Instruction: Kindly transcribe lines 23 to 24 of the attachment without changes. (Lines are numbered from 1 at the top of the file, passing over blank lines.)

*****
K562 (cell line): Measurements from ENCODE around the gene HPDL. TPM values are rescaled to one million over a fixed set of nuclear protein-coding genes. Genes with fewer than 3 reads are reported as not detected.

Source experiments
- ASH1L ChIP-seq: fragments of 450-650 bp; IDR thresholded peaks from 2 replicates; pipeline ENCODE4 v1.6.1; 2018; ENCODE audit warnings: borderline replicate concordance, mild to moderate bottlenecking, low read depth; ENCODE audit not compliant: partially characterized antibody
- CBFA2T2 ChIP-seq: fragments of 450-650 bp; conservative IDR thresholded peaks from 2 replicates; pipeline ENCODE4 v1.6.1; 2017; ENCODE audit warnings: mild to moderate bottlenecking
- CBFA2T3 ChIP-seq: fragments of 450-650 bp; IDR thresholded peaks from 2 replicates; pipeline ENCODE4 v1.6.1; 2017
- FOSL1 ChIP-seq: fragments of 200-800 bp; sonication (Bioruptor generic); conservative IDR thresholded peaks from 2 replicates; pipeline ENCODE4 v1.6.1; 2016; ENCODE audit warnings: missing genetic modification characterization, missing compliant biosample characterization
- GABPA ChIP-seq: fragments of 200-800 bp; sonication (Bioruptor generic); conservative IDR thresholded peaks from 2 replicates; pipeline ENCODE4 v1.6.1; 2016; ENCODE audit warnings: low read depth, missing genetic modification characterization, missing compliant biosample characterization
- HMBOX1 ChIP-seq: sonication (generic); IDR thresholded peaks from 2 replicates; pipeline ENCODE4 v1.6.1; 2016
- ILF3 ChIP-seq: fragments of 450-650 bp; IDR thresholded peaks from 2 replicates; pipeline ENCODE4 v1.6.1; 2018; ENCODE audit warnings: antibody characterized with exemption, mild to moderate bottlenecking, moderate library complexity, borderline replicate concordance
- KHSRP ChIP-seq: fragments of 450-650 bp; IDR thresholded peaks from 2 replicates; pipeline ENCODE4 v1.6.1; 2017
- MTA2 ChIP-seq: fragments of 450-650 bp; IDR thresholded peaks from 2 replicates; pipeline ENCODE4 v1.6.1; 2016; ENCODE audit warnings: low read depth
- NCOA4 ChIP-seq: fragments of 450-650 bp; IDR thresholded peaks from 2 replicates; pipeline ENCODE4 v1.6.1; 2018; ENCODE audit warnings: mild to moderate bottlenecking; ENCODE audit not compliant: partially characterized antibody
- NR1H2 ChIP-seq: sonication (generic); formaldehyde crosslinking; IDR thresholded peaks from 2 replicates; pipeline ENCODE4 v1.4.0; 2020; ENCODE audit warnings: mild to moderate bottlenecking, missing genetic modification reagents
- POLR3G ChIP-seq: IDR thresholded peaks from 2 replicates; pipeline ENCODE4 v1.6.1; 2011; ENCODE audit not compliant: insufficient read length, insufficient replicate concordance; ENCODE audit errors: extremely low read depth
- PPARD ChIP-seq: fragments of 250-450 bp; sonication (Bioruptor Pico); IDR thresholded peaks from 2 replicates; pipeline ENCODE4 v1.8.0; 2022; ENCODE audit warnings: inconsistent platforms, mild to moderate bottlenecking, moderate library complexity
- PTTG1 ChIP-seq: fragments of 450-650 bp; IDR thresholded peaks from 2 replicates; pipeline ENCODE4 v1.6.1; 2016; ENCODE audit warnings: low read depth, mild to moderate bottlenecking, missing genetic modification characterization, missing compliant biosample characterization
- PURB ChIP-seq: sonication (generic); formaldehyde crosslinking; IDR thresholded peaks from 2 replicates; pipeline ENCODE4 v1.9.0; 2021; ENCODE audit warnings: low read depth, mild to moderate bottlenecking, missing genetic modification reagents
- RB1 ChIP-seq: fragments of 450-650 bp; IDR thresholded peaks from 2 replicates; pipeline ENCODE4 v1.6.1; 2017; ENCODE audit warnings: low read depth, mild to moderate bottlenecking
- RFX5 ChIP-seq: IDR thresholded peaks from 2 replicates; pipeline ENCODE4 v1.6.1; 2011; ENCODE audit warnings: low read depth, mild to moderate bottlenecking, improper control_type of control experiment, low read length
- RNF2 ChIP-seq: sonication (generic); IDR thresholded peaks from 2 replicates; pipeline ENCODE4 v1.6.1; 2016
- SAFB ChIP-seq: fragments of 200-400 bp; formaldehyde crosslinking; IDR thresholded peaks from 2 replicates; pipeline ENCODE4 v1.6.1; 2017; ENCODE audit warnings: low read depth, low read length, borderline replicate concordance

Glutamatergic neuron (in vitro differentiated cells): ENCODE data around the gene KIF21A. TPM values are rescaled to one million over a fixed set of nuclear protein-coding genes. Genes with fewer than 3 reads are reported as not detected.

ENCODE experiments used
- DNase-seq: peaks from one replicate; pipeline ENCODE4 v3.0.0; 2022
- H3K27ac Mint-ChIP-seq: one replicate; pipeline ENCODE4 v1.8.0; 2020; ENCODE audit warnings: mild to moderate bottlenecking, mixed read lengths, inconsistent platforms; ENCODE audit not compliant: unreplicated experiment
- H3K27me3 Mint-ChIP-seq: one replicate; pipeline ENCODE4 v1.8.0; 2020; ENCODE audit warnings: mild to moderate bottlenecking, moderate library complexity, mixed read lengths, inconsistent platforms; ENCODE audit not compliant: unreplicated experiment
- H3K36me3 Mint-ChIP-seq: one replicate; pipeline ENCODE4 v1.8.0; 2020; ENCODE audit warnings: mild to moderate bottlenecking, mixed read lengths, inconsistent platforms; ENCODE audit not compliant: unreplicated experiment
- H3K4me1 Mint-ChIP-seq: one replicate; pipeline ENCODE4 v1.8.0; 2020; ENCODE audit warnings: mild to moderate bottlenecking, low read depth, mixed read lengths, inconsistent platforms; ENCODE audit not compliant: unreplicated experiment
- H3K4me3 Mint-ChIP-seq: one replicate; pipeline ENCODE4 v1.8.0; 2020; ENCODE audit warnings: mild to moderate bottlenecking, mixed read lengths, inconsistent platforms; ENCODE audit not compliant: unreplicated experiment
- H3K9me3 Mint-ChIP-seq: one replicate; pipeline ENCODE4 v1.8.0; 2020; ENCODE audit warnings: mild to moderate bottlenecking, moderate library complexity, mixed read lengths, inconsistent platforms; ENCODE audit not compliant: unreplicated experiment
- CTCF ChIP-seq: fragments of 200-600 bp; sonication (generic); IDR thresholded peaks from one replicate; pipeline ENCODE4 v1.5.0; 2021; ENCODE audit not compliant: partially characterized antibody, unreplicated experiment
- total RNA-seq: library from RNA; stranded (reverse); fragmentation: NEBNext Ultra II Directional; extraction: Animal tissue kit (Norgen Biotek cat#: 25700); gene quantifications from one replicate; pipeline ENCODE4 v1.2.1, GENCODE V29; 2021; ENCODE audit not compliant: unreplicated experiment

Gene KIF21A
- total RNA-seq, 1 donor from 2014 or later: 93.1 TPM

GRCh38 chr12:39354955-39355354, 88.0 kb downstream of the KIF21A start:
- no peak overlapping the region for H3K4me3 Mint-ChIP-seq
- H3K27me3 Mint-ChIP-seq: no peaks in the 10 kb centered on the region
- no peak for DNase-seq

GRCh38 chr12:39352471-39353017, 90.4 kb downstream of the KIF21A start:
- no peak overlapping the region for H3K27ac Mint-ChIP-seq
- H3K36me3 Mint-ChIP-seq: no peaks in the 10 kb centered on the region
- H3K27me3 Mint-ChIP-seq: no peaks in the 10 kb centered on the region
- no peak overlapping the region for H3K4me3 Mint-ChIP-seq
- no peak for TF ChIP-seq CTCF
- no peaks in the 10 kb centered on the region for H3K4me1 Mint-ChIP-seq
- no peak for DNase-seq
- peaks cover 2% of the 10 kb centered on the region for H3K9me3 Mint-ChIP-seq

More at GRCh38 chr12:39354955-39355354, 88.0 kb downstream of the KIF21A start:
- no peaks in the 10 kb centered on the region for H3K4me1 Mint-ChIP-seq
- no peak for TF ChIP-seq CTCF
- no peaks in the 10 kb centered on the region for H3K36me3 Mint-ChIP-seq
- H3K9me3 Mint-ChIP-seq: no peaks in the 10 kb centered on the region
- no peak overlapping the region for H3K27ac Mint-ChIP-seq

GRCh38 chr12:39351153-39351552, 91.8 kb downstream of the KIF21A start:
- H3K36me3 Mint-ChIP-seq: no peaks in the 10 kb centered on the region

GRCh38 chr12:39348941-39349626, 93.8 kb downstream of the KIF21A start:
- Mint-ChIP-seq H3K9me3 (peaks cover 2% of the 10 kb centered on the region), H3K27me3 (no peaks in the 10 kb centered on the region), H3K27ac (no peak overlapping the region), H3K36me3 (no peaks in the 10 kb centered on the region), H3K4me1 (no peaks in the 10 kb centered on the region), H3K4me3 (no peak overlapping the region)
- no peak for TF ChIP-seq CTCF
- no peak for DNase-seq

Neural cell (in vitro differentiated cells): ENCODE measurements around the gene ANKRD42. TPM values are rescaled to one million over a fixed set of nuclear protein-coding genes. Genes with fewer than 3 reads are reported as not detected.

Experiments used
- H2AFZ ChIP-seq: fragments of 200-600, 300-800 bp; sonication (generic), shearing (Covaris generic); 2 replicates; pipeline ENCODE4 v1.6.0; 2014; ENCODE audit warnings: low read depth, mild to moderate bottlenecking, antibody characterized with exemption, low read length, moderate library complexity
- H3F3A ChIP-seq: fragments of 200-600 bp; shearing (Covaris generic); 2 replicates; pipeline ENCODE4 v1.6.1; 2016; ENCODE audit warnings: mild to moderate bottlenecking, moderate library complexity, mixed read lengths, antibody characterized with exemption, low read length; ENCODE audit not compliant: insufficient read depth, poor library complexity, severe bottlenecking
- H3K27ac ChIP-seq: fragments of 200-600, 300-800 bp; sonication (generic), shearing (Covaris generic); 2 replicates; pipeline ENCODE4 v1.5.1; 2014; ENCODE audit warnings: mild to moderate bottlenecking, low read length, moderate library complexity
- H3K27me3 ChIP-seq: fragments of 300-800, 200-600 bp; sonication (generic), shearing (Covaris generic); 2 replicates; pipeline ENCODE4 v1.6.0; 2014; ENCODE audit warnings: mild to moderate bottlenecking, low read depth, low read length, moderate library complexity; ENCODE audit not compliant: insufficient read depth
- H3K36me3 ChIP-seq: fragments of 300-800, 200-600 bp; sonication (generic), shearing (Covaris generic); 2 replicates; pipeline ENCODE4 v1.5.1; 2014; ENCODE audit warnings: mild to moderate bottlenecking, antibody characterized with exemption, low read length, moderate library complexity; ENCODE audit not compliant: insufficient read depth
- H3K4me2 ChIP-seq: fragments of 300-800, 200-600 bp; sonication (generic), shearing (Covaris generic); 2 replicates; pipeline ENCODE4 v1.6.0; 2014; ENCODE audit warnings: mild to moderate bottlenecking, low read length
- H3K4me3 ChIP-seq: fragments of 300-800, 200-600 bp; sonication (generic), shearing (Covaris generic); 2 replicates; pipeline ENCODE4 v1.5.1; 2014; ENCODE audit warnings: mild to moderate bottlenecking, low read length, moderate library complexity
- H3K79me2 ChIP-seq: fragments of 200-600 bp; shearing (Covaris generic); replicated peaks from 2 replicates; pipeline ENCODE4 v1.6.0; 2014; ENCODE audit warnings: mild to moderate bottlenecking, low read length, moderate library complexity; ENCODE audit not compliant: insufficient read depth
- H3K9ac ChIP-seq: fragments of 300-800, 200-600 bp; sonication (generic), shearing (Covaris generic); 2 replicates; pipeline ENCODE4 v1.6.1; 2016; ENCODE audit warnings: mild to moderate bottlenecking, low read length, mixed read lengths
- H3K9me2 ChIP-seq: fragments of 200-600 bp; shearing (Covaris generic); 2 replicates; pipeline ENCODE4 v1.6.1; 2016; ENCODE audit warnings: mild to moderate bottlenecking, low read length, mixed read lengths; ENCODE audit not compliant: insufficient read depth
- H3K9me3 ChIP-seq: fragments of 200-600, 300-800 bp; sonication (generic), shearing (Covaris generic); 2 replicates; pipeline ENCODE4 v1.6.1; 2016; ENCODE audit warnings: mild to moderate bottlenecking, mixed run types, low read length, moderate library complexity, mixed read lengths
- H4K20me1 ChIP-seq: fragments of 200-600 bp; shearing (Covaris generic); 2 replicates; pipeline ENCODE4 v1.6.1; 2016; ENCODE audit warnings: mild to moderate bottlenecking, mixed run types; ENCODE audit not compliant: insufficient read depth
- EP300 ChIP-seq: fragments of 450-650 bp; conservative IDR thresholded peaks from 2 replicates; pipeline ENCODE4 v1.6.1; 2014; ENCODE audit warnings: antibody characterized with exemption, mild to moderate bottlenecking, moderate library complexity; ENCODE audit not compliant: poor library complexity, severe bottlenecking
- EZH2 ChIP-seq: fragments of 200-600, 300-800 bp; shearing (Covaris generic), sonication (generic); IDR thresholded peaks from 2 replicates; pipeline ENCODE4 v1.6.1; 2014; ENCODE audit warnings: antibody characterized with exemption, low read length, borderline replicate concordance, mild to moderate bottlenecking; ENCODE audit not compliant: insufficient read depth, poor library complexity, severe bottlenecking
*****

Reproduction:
ENCODE experiments used
- DNase-seq: peaks from one replicate; pipeline ENCODE4 v3.0.0; 2022